The number of indicted persons, who have resolved not to challenge government’s charges against them in the JFK economic sabotage case, has increased to three – four of whom have pleaded not guilty to the indictment read on Thursday, 2 June.
Defendant Thomas G. Telewoyan joined James Ricks and Thomas Oliver Mezzeh to seek a plea bargaining with the prosecution, even though Telewoyan insisted that he was not guilty, but he would pay “under protest” to clear his name.
Eight out of some 15 indictees were arrested by the prosecution in served indictment over claims of diverting several insurance payments intended for the JFK Medical Center totaling over L$16m and over US$126,000 into two bogus JFK accounts for their personal uses.
After Criminal Court “C” granted three of the indictees plea bargaining, at least four, who had pleaded not guilty, were seen in the dock, suggesting their preparedness to take issues with the prosecution upon jury selection and sequestration which the state has already requested.
Defendant Patrick Konuwah, Rebeah Arnus, James Ricks, Thomas G. Telewoyan, Thomas Oliver Mezzeh, Benjamin Dargbeh, Jerry Morlu and Fahn F. Borbor were among some 15 persons indicted by the government surrounding theft of property, economic sabotage, money laundering, criminal conspiracy and criminal facilitation.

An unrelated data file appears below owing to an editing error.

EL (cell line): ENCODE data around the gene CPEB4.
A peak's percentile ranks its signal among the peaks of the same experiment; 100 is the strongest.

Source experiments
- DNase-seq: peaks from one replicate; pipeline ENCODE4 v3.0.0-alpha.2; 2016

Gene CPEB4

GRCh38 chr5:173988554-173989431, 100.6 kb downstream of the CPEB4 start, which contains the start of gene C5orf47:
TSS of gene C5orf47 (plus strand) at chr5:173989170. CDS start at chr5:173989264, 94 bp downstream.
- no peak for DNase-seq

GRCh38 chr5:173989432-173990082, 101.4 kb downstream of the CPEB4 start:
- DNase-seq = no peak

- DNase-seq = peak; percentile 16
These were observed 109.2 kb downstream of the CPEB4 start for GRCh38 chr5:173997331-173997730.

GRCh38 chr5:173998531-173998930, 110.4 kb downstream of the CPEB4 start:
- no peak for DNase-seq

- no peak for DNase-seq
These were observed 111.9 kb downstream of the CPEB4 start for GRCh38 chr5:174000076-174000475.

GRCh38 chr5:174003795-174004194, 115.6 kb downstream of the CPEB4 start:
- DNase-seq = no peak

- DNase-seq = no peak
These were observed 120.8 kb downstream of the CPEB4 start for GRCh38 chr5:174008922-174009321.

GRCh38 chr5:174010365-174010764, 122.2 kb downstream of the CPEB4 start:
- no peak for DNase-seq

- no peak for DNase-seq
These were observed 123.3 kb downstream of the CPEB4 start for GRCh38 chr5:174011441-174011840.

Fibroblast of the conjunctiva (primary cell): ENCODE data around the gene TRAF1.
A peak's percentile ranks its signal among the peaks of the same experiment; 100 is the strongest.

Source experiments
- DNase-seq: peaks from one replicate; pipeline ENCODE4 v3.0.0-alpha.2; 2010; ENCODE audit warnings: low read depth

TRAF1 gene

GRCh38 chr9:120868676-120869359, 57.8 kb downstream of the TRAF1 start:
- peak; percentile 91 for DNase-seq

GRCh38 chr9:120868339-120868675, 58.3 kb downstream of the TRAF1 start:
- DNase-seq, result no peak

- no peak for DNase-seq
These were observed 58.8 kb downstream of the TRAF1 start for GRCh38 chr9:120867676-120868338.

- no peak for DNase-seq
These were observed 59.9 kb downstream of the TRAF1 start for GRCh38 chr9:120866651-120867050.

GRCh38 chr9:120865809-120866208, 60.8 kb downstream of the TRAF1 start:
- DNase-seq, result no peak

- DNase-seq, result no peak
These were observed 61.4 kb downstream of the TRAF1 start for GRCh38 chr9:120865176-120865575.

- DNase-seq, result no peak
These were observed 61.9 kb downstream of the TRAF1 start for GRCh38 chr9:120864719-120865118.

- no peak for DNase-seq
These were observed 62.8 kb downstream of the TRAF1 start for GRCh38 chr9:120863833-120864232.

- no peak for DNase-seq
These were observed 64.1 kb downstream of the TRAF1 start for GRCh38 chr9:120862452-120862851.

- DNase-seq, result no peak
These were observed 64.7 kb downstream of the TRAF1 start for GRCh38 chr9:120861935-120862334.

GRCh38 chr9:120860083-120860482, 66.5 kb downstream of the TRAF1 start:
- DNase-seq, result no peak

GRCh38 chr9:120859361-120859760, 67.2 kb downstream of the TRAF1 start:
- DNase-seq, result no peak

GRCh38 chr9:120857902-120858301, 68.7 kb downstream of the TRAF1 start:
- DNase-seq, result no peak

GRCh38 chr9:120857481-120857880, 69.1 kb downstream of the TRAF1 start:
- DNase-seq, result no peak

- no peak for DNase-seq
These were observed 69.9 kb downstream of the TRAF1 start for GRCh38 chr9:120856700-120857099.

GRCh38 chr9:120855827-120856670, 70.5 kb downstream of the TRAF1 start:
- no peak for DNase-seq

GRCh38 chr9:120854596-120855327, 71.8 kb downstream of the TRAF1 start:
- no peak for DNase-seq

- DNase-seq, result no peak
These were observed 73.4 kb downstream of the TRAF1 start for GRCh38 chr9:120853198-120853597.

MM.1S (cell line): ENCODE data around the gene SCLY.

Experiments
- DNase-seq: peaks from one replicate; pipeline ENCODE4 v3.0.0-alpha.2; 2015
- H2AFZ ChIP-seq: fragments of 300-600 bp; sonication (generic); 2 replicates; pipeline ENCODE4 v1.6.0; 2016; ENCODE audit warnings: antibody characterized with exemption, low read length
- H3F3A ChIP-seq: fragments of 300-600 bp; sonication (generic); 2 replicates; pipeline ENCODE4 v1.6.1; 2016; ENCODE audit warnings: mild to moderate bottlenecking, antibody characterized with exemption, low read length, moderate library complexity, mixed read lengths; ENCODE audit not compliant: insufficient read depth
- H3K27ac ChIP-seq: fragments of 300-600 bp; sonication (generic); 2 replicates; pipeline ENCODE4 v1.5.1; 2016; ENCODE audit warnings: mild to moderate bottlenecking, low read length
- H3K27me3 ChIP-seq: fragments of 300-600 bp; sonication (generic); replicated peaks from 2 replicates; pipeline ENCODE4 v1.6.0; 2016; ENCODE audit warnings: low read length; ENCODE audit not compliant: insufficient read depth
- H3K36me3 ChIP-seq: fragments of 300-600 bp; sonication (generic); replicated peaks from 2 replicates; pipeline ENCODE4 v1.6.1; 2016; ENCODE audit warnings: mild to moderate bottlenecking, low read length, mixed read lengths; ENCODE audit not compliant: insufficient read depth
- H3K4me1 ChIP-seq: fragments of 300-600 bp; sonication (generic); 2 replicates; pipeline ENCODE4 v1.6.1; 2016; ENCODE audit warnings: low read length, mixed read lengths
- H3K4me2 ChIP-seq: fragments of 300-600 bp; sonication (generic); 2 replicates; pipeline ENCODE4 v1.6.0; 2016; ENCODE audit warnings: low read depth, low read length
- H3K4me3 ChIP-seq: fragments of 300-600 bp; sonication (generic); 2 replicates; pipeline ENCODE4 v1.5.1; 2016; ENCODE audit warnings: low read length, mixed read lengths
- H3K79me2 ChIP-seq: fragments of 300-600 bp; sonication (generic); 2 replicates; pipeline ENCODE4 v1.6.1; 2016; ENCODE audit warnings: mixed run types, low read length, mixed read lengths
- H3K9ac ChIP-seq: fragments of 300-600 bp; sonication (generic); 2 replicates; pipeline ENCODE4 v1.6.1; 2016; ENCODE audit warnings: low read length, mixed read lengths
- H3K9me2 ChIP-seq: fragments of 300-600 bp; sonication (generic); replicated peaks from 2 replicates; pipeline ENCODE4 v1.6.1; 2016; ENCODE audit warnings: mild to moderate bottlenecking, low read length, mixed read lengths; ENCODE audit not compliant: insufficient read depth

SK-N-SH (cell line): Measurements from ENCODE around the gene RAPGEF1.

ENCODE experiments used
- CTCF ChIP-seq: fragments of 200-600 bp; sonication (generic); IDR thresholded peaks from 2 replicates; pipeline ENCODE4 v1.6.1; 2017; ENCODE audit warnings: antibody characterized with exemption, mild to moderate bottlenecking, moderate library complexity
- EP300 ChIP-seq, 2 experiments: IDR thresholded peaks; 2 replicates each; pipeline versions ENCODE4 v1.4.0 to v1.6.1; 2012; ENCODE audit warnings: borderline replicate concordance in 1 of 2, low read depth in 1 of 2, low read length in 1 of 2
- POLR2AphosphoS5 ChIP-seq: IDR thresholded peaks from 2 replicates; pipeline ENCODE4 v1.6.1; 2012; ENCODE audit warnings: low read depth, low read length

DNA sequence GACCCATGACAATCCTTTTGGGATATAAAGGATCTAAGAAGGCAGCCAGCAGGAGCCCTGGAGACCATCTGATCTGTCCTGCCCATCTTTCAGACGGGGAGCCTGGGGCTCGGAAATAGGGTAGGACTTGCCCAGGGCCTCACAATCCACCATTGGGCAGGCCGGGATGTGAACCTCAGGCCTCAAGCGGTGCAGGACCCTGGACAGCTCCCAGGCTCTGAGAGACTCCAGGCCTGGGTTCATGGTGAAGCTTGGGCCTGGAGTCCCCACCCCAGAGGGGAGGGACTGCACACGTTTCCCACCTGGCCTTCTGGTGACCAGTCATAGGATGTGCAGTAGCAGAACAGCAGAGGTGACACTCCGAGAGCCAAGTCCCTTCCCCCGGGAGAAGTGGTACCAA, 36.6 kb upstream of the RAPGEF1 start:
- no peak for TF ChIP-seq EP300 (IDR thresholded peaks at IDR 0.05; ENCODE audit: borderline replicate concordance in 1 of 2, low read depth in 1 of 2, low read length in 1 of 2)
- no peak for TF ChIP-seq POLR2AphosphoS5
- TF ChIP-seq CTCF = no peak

The government said other persons still at-large include Boima J. Varney, Lathia Waleh, Central Bank of Liberia IT Department hardware technician Prince Jallah and his wife Grace Dolly Jallah was working as Executive Secretary to JFK CEO, John Freeman Kennedy, Ballah Holmes and John Fred Kennedy.
The court has granted prosecution to try the defendants that are before court, after the state announced on Thursday that it would later prosecute those who are still at-large upon being arrested and brought under its jurisdiction.
In resistance to the prosecution’s request, a counsel for the alleged JFK fraud syndicate leader, Patrick Konuwah, contended that the prosecution’s request was like jumping the trigger as there was nothing shown to the court as to efforts made by the prosecution to have the defendants brought to court.
The counsel questioned if there was any effort by the prosecution to extradite the accused that are still on the run if they are out of Liberia, concluding that there was no information as to whether Interpol has been contacted to trace the defendants.
The Court, however, granted the prosecution’s request to grant severance to those who have not yet been brought under the court’s jurisdiction.
By Winston W. Parley